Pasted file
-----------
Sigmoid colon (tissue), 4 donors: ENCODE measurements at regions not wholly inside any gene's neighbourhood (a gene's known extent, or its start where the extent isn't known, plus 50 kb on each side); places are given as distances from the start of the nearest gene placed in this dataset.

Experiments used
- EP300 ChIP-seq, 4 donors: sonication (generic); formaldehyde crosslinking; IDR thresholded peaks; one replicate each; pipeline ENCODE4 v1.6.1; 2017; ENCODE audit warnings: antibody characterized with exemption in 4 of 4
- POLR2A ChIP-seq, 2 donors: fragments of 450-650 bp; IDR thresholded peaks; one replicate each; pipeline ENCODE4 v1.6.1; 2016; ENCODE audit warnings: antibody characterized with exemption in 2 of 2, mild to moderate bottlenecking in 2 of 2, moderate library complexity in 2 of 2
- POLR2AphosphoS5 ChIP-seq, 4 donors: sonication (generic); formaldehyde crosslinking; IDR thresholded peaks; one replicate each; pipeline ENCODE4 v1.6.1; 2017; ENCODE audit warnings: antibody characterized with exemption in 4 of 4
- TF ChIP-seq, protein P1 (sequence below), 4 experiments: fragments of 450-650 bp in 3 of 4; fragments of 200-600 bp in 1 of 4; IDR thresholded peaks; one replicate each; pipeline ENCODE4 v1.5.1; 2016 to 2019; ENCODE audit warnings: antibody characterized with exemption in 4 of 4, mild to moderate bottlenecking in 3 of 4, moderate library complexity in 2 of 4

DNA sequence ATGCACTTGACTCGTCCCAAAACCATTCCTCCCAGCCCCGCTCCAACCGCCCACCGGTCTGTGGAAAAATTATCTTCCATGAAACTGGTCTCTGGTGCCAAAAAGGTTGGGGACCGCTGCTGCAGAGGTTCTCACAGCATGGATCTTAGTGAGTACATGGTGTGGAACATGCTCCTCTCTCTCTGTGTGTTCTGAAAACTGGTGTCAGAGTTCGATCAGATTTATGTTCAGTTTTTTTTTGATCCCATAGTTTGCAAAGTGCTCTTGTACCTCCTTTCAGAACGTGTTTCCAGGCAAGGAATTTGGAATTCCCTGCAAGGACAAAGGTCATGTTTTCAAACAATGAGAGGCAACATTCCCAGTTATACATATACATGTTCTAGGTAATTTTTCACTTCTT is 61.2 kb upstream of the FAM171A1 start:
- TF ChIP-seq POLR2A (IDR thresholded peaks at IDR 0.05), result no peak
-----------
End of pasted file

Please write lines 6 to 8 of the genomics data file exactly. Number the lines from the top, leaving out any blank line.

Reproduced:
- TF ChIP-seq, protein P1 (sequence below), 4 experiments: fragments of 450-650 bp in 3 of 4; fragments of 200-600 bp in 1 of 4; IDR thresholded peaks; one replicate each; pipeline ENCODE4 v1.5.1; 2016 to 2019; ENCODE audit warnings: antibody characterized with exemption in 4 of 4, mild to moderate bottlenecking in 3 of 4, moderate library complexity in 2 of 4

DNA sequence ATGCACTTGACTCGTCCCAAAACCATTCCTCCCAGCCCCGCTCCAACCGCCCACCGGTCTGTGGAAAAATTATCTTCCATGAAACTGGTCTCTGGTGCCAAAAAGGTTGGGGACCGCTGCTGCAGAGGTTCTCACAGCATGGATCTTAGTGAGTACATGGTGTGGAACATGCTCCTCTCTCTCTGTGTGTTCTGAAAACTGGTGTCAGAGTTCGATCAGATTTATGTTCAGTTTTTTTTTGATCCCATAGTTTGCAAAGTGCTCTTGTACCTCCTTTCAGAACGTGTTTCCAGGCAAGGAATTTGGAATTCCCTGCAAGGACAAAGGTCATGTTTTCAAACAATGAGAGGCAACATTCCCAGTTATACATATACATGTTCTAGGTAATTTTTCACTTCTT is 61.2 kb upstream of the FAM171A1 start:
- TF ChIP-seq POLR2A (IDR thresholded peaks at IDR 0.05), result no peak